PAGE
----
Monday, February 16, 2009

Shorty Reviews: Origin, Samaritan, Twilight, and Finding Beauty in a Broken World

I never really settled on a good, solid, can't-get-off-the-couch book, but I have been passing the time quite pleasantly by reading several books at once. A chapter here and there, and suddenly I seem to have finished all of them! I thought I'd share my thoughts on those while they're still fresh in my mind...

Origin by Diana Abu-Jabar (fiction)
This is a CSI-type crime drama, complete with a crime-scene analysis, sexual tension between characters, and a crazy serial killer. I couldn't put it down, and by the end, I was reading it in great gulps just to find out the next piece of the puzzle. I had some initial trouble with the whole "Ape Mother" thread of the story - the narrator reveals very early on that she was raised by apes before being rescued and adopted to a family in New York. This felt out of place and a bit forced (on the part of the author) in the context of the story's unfolding mystery, but it made more sense and started feeling more natural as the story progressed. I definitely recommend this one next time you're in the mood for some good edge-of-your-seat action.

Samaritan by
 Richard Price (fiction)

This ended up being a good follow-up to Origin. It's another mystery-type novel, but this one is much more focused on the characters and their personal psychologies. It's less gripping, maybe, but more thoughtful. Ray, the main character, returns to the New Jersey projects where he grows up and winds up volunteering at his old school. As the story opens, he is in the hospital after a brutal attack but refuses to talk about who attacked him. The rest of the novel is spent figuring out how and why this has happened. The story deals with a lot of race-related issues as well as class issues, showing how fiercely knotted the two can be.  At the end, I felt less of a sense of redemption and more a sense of inevitability. Definitely worth a read.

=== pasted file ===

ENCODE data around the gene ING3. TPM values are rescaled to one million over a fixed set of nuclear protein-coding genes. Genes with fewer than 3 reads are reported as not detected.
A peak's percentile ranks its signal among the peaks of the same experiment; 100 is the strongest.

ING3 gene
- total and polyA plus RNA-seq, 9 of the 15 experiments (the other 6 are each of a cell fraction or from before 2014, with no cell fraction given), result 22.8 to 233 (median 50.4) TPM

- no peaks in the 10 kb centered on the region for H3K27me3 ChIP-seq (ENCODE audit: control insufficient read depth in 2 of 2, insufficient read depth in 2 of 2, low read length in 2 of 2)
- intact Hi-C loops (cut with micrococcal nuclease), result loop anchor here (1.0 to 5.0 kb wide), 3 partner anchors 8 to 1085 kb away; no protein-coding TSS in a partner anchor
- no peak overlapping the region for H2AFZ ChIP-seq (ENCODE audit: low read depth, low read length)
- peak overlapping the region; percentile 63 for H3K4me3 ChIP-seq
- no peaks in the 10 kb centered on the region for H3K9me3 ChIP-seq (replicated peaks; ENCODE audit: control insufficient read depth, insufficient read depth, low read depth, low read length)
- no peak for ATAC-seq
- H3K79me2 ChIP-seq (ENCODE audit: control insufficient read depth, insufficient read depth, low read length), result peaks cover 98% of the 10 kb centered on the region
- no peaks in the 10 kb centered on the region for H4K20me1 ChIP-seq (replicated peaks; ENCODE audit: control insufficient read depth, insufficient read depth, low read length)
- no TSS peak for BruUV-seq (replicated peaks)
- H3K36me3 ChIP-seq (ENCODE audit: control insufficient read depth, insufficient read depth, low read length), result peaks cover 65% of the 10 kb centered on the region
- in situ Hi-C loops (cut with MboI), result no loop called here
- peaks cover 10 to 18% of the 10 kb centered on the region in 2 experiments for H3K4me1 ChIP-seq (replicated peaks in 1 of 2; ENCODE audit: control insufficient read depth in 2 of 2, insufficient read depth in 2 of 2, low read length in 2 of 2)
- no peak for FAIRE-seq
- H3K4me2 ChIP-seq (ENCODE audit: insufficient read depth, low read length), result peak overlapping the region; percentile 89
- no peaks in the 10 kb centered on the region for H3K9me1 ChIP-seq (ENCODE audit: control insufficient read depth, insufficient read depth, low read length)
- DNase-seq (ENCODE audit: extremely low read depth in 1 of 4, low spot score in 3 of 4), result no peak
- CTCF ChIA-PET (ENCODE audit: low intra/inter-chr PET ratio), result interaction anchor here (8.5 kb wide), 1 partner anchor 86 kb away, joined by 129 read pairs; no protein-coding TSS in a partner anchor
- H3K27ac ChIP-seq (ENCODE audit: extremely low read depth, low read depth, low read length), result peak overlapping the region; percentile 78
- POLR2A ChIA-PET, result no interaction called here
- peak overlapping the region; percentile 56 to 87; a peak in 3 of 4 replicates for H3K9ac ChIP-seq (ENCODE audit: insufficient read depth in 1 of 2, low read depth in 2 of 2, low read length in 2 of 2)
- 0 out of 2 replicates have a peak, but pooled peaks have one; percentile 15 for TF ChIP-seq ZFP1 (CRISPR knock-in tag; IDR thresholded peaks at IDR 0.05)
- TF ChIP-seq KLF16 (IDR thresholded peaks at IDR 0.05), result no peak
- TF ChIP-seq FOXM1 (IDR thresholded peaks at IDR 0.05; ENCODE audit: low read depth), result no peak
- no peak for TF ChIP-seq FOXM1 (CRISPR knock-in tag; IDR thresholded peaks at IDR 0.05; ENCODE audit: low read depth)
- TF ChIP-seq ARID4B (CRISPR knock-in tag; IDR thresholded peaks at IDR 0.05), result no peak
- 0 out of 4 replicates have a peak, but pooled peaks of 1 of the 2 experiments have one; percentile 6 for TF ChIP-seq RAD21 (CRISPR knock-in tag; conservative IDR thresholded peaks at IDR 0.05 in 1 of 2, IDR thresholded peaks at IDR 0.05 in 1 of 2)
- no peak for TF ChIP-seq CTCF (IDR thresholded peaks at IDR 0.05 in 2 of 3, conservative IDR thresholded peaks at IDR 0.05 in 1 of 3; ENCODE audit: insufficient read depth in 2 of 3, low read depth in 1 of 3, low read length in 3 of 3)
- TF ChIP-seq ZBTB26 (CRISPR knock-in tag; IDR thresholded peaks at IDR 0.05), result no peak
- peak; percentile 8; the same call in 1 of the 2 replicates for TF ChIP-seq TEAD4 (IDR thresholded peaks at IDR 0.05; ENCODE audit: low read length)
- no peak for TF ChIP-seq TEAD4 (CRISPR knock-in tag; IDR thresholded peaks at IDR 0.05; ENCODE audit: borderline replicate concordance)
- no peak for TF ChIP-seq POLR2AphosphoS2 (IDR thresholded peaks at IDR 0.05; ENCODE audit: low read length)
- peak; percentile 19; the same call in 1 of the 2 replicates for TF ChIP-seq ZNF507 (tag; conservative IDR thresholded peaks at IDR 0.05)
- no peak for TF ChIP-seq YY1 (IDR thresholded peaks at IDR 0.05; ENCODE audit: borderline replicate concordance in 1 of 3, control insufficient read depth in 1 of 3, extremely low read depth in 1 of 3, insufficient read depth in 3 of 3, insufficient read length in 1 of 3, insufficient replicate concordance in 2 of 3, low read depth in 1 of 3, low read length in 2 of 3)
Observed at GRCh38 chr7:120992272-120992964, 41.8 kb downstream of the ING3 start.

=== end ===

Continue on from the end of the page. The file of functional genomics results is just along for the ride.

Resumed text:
Twilight by Stephenie Meyer (fiction, young-adult)

I got such a kick out of this book. Sure it's about vampires and teenage love, and at times it feels like a very thinly-veiled rip off of Buffy the Vampire Slayer. But's
 just a good, fun read! I felt like the writing was fairly solid - Meyer does a good job of setting the scene and really making the reader hear the hiss of the rain and feel the marble touch of Edward's hand. The plot is pretty obvious, but it engaged me and pulled me along until the end. If you're an adult thinking about reading this book, just remember that this is very much a young adult novel written for a young adult audience - while some of the subject matter might seem childish to us, it's very real and relevant to teenagers.

Finding Beauty in a Broken World by Terry Tempest Williams (non-fiction)

At first, Williams' use of mosaics as metaphor didn't really work for me. Her opening story about learning the art of mosaics while vacationing in Italy felt a bit self-indulgent and not entirely relevant, except in in a vague "ok, I'm with you...I think" kind of way. But give it some time (and another 50 pages) and the disparate pieces start to make some sense. Not unlike (I admit) stepping back from a mosaic to see the whole picture. 

The book takes a vignette approach with short paragraphs of prose strung together like poetry. There are no chapters or sections, but the narrative shifts from learning mosaics in Italy to a discussion about the roll of prairie dogs in North American ecology to the work of rebuilding a Rwandan village in the aftermath of genocide. The three stories feel disjointed and unrelated at the outset, but they share a common thread of violence and beauty living side by side. All in all, an interesting book and worth the read. 

I have about six books waiting for me at the library right now - all my "on-hold" books came at once! I'm looking forward to picking them up tomorrow and sinking into some new stories.

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